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Int J Biochem Cell Biol. 1995 Mar;27(3):231-49.

The structure and the mechanism of action of pyruvate carboxylase.

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Department of Biochemistry, University of Western Australia, Nedlands.


Pyruvate carboxylase plays an important role in intermediary metabolism, catalysing the formation of oxaloacetate from pyruvate and HCO3-, with concomitant ATP cleavage. It thus provides oxaloacetate for gluconeogenesis and replenishing tricarboxylic acid cycle intermediates for fatty acid, amino acid and neurotransmitter synthesis. The enzyme is highly conserved and is found in a great variety of organisms including fungi, bacteria and plants as well as higher organisms. It is a member of a group of biotin-dependent enzymes and the biotin prosthetic group is covalently bound to the polypeptide chain of the enzyme, there normally being four such chains in the native, tetrameric enzyme. The overall reaction catalysed by pyruvate carboxylase involves two partial reactions that occur at spatially separate subsites within the active site, with the covalently bound biotin acting as a mobile carboxyl group carrier. In the first partial reaction, biotin is carboxylated using ATP and HCO3- as substrates whilst in the second partial reaction, the carboxyl group from carboxybiotin is transferred to pyruvate. The chemical mechanisms of the partial reactions and some of the roles played by amino acid residues of the enzyme in catalysing the reaction have been elucidated. The domain structure of the yeast enzyme has been deduced by comparing its amino acid sequence with those of enzymes that have similar catalytic functions. The quaternary structures of the pyruvate carboxylases studied so far, all involve a tetrahedron-like arrangement of the subunits. The major regulator of enzyme activity, acetyl CoA, stimulates the cleavage of ATP in the first partial reaction and in addition it has been shown to induce a conformational change in the tetrameric structure of the enzyme. In the past, the lack of any detailed structural information on the enzyme has hampered efforts to fully understand how this and other biotin-dependent enzymes function and are regulated. With the recent cloning of the enzyme from a variety of sources and the performance of three-dimensional structural studies, the next few years should see much progress in our understanding the mechanism of action of this enzyme.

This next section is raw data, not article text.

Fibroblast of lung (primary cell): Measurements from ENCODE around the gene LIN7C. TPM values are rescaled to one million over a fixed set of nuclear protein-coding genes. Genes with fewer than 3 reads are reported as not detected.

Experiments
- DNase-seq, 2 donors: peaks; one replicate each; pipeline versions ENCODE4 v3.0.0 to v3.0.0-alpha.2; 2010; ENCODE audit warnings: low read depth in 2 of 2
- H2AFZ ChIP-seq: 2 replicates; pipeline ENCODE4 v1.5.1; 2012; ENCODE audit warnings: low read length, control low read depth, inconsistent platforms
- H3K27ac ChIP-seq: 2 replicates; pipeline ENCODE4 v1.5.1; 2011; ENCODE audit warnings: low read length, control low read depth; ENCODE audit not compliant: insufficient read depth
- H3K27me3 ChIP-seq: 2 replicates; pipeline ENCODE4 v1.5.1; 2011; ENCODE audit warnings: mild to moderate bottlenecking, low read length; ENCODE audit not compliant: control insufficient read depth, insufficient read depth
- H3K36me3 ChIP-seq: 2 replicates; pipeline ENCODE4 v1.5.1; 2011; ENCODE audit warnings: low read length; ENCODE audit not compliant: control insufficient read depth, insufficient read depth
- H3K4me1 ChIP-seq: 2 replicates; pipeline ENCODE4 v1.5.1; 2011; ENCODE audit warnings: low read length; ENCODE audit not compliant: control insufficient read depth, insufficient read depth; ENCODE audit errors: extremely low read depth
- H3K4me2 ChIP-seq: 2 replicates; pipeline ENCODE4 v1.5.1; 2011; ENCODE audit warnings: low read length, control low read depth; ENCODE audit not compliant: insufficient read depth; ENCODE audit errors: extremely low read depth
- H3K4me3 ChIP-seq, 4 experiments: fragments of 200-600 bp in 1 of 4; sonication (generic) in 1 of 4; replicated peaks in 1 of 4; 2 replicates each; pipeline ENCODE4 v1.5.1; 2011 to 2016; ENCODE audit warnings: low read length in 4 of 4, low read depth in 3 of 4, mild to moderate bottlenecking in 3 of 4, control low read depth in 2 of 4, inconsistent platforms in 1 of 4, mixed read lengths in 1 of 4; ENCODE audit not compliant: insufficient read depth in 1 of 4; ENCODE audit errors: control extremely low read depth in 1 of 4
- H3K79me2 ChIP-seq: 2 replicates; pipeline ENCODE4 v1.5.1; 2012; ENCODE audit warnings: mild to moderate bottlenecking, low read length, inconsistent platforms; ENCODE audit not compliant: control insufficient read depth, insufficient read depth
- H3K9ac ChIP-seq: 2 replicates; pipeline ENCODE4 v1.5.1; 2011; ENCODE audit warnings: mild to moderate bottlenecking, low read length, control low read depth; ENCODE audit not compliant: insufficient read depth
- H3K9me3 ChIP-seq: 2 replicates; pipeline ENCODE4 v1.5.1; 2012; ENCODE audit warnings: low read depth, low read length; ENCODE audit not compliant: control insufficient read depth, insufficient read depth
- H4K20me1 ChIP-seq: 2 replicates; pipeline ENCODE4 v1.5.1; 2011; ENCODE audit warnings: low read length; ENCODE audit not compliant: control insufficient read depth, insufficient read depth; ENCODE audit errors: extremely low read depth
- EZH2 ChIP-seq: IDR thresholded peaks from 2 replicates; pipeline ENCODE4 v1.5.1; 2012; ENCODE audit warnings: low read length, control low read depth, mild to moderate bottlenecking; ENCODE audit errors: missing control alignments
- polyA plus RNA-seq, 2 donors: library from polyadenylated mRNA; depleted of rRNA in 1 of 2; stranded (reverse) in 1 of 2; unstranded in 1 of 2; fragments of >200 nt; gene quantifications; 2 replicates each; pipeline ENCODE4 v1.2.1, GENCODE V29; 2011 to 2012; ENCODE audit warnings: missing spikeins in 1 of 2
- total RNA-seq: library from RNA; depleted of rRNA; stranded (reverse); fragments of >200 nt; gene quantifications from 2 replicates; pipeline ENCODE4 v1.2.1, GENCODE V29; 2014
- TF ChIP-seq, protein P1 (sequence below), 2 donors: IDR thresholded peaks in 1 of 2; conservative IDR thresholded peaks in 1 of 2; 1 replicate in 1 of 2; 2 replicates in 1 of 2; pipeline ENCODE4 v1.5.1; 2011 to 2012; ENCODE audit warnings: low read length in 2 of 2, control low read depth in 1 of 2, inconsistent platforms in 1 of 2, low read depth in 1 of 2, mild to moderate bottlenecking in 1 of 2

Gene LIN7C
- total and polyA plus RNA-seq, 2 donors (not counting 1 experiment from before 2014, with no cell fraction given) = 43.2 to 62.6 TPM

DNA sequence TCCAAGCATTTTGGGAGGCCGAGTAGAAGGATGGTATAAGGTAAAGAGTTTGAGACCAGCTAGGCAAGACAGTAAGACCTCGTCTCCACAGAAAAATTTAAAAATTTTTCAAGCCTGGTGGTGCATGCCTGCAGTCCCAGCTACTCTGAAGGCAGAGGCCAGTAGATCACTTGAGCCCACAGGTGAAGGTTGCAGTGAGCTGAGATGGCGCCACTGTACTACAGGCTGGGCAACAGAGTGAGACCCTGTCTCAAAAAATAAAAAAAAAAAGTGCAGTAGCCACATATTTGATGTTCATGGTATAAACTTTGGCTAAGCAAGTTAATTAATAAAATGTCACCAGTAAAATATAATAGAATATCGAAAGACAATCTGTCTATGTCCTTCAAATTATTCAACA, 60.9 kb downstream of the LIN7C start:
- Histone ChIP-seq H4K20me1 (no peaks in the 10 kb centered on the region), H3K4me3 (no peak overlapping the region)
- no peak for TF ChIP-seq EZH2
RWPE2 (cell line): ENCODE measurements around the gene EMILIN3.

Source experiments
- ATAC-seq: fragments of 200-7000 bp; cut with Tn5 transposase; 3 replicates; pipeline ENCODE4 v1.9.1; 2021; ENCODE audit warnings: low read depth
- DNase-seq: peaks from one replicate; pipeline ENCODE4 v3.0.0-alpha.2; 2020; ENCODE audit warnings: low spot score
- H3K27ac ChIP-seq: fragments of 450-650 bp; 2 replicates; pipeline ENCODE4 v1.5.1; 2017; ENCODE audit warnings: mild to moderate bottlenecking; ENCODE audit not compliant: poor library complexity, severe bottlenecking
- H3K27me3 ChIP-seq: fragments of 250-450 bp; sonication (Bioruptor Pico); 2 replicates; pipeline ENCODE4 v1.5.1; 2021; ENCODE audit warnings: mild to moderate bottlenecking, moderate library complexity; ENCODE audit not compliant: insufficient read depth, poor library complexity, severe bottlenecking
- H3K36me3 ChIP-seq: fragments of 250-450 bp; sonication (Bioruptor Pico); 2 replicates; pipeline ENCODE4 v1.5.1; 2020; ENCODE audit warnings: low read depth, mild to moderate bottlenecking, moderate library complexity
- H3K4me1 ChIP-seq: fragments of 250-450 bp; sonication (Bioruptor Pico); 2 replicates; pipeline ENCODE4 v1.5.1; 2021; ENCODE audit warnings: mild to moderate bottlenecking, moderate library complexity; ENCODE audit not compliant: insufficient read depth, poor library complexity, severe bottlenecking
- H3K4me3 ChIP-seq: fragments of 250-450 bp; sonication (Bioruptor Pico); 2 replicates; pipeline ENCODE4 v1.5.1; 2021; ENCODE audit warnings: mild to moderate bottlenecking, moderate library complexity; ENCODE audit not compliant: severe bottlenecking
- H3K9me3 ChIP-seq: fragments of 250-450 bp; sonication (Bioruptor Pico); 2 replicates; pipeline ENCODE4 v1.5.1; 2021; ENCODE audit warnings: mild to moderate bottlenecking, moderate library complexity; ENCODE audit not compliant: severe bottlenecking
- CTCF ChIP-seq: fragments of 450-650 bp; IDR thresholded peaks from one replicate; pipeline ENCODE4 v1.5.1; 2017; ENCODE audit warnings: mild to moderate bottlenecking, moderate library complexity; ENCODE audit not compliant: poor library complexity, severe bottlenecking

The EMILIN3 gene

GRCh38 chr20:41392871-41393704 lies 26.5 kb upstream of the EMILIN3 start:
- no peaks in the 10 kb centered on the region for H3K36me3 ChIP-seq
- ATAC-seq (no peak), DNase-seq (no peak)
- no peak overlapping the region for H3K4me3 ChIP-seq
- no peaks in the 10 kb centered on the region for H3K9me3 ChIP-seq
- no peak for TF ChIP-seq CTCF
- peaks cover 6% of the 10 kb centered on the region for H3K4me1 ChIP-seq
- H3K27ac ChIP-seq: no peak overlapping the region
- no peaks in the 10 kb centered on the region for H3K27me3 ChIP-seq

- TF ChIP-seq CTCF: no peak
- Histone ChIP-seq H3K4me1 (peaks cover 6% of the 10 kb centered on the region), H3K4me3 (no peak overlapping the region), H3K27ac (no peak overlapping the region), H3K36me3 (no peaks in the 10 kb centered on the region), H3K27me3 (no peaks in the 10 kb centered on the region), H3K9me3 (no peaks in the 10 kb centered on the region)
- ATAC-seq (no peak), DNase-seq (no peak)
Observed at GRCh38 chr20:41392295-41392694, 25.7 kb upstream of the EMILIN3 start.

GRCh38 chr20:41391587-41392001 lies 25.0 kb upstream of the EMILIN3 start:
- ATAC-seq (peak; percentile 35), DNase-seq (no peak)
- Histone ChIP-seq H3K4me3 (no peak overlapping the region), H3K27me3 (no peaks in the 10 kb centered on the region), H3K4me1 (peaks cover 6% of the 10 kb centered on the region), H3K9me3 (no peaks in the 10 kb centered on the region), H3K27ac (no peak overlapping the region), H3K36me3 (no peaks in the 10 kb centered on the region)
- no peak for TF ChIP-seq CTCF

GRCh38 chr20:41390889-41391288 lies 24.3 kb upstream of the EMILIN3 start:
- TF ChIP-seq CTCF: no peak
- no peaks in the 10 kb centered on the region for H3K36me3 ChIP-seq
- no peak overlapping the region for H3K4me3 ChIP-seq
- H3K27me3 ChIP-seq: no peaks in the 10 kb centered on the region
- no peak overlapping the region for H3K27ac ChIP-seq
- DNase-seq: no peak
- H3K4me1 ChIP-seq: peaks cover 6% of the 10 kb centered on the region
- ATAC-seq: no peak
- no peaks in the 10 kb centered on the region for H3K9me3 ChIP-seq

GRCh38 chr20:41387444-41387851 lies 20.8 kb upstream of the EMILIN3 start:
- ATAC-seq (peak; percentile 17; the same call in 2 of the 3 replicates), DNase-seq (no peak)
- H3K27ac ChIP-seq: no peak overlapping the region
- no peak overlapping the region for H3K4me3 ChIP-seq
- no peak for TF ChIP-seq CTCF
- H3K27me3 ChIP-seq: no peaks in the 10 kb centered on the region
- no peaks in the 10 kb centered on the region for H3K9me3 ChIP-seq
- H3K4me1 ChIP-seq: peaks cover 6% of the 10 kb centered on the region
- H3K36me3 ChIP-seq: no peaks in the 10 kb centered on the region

[Indexed for MEDLINE]

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